By J. Bignell
Jonathan Bignell offers a wide-ranging research of the tv phenomenon of the early twenty-first century: truth television. He explores its cultural and political meanings, explains the genesis of the shape and its courting to modern tv creation, and considers the way it connects with, and breaks clear of, real and fictional conventions in tv.
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Additional info for Big Brother: Reality TV in the Twenty-First Century
Wife Swap is a suitable location to consider whether Reality TV might enact the end of (masculine) documentary at the same time as it participates in the transformation of documentary into (feminine) lifestyle programming. The function of arguing that Reality TV has put an end to something that came before it is to establish a sense of historical progression and to stabilize the thing that Reality TV is being contrasted with. As part of the same process, contrasting Reality TV to the tradition that goes before also has the function of drawing boundaries or giving a focus to the sense of what Reality TV itself is.
Institutionally, the synergy between the separated realms of hardware manufacturing, content providers and transmission or broadcasting corporations appears to provide market dominance to a few major companies, mainly American and Japanese (like Time-Warner or Sony), so that the assumption that globalization is the same as Americanization has been modified to stress the power of corporate, rather than national, control over media. Big Brother Africa ran for 106 days and was broadcast across Africa in 2003, drawing an audience of over 30 million (about two-thirds of the continent’s 900 million population saw the programme in total).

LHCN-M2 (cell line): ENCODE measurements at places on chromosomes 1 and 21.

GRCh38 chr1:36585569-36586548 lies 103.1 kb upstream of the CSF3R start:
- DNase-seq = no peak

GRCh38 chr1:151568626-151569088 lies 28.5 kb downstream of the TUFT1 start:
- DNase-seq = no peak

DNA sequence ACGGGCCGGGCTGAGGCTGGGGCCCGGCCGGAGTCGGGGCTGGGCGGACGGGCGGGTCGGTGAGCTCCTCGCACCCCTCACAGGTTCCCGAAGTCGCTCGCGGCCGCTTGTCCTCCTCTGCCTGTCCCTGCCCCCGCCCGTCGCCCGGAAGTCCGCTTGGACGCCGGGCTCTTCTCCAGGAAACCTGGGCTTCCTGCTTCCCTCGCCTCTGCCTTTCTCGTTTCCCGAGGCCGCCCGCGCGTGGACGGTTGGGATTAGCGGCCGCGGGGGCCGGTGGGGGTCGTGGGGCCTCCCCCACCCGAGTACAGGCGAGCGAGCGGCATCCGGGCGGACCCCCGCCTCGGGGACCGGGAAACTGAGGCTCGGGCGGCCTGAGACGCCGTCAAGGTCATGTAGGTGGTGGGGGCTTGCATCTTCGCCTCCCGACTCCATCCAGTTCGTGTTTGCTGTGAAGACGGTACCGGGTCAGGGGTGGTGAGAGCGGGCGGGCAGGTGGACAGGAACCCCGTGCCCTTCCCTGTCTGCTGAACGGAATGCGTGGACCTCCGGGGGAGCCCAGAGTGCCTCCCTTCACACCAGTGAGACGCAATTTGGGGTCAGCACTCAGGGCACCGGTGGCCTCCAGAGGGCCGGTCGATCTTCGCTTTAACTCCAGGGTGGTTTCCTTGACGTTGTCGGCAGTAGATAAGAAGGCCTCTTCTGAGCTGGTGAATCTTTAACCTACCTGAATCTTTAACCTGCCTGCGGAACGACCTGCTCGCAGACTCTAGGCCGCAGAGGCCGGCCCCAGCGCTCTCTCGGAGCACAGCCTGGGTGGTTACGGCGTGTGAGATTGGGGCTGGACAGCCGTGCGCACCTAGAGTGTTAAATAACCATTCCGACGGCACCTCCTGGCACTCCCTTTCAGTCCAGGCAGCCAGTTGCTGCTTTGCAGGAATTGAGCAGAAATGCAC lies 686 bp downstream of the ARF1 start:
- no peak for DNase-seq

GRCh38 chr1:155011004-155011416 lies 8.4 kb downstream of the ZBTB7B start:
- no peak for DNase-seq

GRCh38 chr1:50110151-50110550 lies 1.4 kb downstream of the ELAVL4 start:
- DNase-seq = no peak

Its director of programmes, Stephen Lambert, was trained as a documentary producer at BBC and made the critically acclaimed documentary series Modern Times for BBC2. RDF is the second largest independent production company in Britain, with an annual turnover of £53 million. The genesis of the series was at a creative meeting at RDF’s headquarters, as Lambert explained: ‘We were looking at an article in the Daily Mail about how a nurse on £15,000 lived, compared with a barrister on £200,000. ’ (Brown 2004a: 10).